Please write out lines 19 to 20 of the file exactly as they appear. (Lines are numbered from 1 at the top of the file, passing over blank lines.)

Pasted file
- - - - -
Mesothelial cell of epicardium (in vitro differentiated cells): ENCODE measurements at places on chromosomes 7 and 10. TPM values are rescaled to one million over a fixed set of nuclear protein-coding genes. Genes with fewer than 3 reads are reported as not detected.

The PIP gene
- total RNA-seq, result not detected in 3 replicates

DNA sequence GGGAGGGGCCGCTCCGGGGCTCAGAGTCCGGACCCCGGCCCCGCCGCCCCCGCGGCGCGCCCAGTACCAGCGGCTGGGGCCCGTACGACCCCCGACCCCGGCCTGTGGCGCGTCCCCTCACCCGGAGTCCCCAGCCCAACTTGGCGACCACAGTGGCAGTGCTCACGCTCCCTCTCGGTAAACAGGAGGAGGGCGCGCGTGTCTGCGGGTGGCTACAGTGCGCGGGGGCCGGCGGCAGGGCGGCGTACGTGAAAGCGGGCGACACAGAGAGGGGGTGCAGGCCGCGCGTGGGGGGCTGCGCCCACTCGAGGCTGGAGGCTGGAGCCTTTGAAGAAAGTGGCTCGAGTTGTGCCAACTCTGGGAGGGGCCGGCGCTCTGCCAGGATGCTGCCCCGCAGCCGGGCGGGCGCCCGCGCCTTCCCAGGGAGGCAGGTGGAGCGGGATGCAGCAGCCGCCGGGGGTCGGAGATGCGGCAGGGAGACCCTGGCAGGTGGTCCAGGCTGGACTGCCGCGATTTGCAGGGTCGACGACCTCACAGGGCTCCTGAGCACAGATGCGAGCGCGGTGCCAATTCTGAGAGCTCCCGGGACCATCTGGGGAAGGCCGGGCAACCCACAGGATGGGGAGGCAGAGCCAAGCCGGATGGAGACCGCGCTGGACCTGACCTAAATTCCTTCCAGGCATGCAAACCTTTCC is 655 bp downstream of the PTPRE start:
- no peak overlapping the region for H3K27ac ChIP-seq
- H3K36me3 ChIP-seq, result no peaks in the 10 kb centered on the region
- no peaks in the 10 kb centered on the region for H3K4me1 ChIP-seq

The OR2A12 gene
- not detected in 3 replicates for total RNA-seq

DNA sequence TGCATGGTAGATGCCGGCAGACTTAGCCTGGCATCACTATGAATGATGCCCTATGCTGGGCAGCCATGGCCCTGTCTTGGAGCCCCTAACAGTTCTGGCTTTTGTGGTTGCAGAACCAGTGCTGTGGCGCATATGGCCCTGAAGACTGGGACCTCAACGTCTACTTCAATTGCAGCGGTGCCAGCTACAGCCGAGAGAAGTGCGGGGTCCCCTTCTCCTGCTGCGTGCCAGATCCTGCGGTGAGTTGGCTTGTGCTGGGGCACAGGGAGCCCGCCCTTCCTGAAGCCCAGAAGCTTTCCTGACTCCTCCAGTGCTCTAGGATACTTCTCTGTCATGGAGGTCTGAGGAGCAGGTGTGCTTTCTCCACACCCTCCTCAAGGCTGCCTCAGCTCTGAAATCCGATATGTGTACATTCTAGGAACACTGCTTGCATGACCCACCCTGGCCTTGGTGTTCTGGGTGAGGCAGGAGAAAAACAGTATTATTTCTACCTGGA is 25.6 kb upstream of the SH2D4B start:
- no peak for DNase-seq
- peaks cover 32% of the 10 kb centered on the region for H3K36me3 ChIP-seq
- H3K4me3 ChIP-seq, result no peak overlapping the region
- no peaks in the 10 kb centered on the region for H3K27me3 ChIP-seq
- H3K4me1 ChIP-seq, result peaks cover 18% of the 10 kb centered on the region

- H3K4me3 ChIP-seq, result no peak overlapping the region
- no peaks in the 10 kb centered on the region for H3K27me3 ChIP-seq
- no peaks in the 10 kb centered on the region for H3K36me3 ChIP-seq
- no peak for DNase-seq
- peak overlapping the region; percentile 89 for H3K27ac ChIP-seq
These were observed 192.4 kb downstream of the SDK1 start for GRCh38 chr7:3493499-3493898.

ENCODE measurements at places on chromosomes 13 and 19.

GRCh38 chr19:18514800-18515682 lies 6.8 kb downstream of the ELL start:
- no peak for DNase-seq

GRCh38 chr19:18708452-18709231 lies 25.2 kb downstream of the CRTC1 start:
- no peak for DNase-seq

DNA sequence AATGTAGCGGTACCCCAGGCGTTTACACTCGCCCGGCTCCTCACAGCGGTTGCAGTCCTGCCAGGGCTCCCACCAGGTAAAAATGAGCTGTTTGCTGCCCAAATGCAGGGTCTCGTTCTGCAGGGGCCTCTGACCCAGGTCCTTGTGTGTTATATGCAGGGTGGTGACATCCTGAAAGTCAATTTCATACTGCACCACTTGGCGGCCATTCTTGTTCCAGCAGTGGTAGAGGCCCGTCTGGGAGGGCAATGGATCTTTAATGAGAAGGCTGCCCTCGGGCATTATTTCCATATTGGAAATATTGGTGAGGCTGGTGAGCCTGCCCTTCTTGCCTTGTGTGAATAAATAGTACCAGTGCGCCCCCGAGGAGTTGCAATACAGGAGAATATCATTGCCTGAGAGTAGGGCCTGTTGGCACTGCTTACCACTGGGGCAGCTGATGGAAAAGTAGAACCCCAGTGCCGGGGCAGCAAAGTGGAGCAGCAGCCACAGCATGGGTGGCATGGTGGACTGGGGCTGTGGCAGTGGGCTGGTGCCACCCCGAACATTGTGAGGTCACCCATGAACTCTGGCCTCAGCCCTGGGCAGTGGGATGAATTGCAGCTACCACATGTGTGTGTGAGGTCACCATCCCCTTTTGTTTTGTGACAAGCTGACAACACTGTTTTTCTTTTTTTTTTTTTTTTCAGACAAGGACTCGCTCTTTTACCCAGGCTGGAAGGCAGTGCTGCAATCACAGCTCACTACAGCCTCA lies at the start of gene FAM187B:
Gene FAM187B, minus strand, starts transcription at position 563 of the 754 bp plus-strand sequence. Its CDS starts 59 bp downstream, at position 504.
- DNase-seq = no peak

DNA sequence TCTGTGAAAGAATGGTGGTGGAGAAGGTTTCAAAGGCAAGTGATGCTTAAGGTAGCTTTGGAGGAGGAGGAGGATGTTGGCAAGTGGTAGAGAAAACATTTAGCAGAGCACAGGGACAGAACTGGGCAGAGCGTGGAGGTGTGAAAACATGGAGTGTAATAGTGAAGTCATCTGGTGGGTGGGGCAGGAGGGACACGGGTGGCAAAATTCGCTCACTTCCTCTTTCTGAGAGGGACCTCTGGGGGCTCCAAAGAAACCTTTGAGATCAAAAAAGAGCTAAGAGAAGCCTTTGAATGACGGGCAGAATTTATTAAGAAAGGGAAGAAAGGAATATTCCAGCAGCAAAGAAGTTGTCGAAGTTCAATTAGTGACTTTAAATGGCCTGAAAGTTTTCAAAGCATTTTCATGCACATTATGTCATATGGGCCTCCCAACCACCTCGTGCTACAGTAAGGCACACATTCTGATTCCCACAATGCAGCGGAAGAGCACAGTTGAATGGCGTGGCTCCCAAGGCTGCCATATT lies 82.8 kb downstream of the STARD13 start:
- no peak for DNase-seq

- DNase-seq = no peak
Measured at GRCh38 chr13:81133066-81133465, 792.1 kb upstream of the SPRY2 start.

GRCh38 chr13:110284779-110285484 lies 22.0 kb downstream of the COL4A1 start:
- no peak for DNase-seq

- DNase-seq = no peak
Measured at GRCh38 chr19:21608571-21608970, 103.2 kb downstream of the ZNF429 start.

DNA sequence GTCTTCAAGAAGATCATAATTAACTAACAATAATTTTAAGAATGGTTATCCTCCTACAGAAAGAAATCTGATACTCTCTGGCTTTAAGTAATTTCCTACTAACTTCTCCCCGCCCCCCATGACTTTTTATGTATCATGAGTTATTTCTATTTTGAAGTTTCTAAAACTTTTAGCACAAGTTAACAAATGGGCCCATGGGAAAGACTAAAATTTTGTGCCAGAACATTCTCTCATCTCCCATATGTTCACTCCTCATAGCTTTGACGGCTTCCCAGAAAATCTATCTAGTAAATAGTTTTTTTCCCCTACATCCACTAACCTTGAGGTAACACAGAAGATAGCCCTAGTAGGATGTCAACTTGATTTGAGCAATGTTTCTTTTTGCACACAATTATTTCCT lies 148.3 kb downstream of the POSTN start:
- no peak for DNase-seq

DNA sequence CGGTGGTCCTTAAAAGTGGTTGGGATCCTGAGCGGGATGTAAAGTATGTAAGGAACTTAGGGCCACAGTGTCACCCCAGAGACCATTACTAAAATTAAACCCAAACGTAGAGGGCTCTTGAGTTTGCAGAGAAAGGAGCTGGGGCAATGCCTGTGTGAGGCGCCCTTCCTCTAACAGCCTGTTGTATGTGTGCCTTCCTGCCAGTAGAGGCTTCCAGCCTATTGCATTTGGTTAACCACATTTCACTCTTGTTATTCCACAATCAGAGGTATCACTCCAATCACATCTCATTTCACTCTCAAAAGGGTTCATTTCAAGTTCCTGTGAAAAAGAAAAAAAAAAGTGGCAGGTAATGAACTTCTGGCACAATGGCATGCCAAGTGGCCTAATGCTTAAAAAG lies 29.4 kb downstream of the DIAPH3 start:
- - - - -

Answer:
- no peak for DNase-seq
- peak overlapping the region; percentile 89 for H3K27ac ChIP-seq